GL Trade veteran Jean-Pierre Baron has taken over from Nevin Price as Fidessa's Asia-Pacific managing director.

As the new top brass in the region, Baron is responsible for expanding Fidessa's buy- and sell-side client base and operations. He comes well prepared to the role after seven years in Asia where he first founded GL Trade's local operation in 1999.

"With [Baron's] extensive experience of growing businesses in Asia and his insight into the trading marketplace that exists there, we believe that the combined team can drive our established Asian business forward and further develop Fidessa's footprint across the region," says Chris Aspinwall, CEO of Fidessa.

Baron reports to London-based Aspinwall.

Price, Fidessa's former Asia-Pacific managing director, left the firm in May for personal reasons.

Only a few weeks into the job, Baron sat down with AsianInvestor to discuss his plans and how he's going to add some "regional flavour" to Fidessa's products.

Is Fidessa expanding in Asia?

Baron: Asia is very important for Fidessa. The company is well established in Europe, the US and, more recently, Asia. The plan is to increase Asia penetration. Over the last 18 months, Fidessa has brought on new clients onto their ATP platform -- their hosted server -- in Hong Kong. They've been pretty successful at this, going from zero to about 14 clients on the platform since they began. It's a fairly nice start and strong base they have here.

The next thing for Fidessa is to build on this base and expand across the region -- increasing the number of clients and adding new product functions. The direction is moving from where we are today with a large pool of Hong Kong clients to a larger audience across the region.

Has growth here been faster than other regions?

Growth has accelerated in the last 18 months thanks to the hosted ATP offer. What we have to keep in mind is Fidessa only started in Asia in 2000 to service tier one banks from Europe who had Asia operations. Since Fidessa started their hosted ATP platform, a growing number of domestic players are coming on board.

The future is to deploy the client base across Asia. We are finding new pools of clients who don't have the technical budget to develop new systems and run them, so the hosted platform is a good response.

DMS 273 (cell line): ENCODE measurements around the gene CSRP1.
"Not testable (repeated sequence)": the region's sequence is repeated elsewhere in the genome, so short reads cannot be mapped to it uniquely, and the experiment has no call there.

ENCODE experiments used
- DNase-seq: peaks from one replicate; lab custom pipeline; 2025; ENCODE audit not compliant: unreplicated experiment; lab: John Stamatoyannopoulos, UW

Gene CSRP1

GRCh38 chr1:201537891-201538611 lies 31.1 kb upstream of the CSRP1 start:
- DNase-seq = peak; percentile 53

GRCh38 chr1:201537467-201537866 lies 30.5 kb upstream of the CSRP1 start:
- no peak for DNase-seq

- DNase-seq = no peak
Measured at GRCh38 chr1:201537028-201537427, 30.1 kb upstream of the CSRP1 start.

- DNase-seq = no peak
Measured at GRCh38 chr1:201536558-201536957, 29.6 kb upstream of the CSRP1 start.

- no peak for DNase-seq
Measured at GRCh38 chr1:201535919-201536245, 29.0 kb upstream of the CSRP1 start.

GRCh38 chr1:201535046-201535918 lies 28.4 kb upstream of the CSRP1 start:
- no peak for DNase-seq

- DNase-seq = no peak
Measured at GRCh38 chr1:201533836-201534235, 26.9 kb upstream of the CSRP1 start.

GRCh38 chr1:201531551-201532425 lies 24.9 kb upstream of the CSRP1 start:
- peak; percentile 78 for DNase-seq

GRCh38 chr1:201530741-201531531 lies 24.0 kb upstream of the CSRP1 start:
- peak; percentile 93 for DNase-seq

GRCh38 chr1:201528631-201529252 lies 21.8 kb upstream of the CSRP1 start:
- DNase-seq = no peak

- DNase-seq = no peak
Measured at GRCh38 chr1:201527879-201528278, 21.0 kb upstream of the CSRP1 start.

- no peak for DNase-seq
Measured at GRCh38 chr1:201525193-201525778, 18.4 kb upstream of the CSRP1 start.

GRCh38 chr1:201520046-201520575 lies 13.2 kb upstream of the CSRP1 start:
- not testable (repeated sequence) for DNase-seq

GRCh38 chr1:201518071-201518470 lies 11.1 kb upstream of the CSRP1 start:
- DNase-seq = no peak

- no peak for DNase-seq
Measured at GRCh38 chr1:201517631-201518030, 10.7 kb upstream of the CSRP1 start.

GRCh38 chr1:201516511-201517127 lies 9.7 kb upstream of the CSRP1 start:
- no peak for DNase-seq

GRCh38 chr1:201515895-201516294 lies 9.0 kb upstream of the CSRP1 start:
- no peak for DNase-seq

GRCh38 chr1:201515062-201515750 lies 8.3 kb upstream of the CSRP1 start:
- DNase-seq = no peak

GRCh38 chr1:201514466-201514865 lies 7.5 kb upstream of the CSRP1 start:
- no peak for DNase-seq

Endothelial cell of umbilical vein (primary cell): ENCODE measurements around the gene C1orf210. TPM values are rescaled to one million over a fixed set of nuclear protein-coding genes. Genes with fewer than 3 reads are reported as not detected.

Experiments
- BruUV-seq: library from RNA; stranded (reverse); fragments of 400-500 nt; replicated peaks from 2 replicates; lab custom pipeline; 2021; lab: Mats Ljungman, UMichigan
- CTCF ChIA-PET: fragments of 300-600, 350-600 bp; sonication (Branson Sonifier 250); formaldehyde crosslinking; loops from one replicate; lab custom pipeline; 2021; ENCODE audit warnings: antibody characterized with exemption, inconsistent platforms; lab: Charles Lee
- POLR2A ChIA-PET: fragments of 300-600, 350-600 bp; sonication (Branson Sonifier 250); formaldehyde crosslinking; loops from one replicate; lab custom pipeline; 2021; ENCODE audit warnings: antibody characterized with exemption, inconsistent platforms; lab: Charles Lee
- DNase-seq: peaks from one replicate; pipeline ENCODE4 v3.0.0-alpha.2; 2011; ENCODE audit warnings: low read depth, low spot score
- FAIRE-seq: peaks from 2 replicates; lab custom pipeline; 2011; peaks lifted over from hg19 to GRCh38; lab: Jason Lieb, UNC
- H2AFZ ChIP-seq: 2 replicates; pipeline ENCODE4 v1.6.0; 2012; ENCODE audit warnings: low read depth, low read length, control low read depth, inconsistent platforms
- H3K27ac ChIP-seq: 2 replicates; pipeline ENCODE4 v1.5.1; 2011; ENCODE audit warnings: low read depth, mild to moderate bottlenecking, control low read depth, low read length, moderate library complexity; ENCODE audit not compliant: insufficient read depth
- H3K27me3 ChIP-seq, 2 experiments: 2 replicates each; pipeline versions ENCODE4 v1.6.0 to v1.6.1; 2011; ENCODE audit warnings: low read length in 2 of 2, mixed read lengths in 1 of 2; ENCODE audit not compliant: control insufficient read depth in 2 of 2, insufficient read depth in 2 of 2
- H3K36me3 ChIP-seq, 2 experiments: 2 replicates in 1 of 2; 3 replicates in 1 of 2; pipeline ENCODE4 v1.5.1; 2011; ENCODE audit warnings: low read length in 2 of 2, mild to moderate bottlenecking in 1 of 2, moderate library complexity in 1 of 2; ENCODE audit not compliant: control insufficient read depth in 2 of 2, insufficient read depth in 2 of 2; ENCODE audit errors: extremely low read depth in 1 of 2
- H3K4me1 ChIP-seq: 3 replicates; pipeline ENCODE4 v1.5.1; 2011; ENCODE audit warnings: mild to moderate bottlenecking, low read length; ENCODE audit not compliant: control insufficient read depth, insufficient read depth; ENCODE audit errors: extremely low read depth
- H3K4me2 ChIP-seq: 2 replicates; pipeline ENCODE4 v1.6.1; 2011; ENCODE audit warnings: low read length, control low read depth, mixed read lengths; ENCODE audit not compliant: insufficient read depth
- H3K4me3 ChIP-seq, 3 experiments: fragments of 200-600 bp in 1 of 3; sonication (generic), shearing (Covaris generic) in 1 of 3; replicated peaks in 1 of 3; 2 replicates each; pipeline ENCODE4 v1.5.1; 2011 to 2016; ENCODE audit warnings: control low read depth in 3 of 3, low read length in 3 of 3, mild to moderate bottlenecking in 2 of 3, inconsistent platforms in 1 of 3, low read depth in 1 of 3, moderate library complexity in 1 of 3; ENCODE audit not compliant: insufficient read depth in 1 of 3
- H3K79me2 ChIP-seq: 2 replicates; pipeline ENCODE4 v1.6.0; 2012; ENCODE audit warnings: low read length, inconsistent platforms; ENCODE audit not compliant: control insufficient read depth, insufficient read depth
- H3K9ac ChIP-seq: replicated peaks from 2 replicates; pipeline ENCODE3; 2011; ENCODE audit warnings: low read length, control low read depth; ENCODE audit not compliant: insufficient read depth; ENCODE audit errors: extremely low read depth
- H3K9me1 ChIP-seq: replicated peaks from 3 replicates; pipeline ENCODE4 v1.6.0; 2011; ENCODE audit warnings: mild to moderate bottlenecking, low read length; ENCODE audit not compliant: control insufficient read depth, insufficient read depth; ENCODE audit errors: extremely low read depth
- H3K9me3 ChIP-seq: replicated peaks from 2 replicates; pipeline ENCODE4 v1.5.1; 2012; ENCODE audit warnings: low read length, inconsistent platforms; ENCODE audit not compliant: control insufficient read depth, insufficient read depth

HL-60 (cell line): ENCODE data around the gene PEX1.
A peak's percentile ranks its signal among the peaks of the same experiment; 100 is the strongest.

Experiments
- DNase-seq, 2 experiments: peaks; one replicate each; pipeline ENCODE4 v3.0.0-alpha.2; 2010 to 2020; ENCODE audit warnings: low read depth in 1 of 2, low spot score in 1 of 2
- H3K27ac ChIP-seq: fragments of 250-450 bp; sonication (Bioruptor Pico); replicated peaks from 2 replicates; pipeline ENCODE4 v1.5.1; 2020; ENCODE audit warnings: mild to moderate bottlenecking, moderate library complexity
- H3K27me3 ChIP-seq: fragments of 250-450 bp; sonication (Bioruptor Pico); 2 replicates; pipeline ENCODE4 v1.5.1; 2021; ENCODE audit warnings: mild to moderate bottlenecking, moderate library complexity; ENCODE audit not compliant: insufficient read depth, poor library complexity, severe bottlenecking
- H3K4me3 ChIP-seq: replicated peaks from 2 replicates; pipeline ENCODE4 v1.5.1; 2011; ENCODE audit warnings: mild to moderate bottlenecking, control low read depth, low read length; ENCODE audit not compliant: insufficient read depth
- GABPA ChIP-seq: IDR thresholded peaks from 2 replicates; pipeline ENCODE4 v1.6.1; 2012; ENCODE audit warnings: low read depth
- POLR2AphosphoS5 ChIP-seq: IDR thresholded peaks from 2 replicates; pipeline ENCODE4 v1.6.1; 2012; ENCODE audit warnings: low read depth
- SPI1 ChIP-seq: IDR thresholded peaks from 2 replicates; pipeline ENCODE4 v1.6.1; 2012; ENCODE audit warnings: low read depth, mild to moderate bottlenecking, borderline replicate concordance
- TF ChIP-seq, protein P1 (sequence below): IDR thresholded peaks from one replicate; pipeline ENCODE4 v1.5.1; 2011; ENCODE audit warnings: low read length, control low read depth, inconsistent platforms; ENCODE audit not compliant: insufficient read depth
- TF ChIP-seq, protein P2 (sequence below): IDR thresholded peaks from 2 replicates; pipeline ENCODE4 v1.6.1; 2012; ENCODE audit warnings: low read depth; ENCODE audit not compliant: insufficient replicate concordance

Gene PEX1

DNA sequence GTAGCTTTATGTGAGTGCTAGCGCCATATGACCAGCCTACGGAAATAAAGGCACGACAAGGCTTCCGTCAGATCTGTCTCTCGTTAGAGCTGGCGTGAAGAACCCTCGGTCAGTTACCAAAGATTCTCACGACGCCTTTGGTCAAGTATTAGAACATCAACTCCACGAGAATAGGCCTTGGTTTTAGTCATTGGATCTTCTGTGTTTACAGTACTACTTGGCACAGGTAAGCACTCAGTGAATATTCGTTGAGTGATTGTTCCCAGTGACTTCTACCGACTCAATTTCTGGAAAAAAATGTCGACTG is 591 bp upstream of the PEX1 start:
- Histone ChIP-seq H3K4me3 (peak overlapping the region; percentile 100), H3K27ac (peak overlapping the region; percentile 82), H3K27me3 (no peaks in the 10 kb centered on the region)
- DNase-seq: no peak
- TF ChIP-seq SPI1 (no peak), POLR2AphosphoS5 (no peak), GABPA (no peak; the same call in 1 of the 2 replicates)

Who are the potential clients?

International banks continue to contribute to a large part of our activity. Asian regional banks are now trying to compete with global players, this is opening a new space of opportunities. They will naturally be searching for next generation systems.

What are your goals as Asia-Pacific managing director?

The goal from a sales point of view is to increase the client reach. We have several clients in Singapore and Malaysia, a large office in Tokyo, powerful references in Hong Kong. The sales goal is to reach new regional clients.

From a product point of view, we will increase the market coverage by touching new markets and increasing the customisation of our products. For example, if you are going to reach clients in Indonesia, you have to make sure you're well connected to Indonesia from a market point of view. We also have to make sure we have enough regional flavour in our products. We are coming in with global products that are extremely powerful; still, every country and each client have regional requirements and different rules, making the need to customise very important.

Does Fidessa have a technology team in the region adding that "local flavour"?

Yes, we have a development team here in Hong Kong. The direction will be to increase the speed of development and make sure we can influence our global products locally.

Can you give me an example of regional customisation?

Yes, if you went to a trading desk in Hong Kong and in India, you would find different order capture windows. It's like with cars -- you have left-hand and right-hand drive. It's all about the history in the country and the culture that determine the way people are used to trading. If you want to increase the usage of your product, local variations must be introduced to reflect a domestic touch.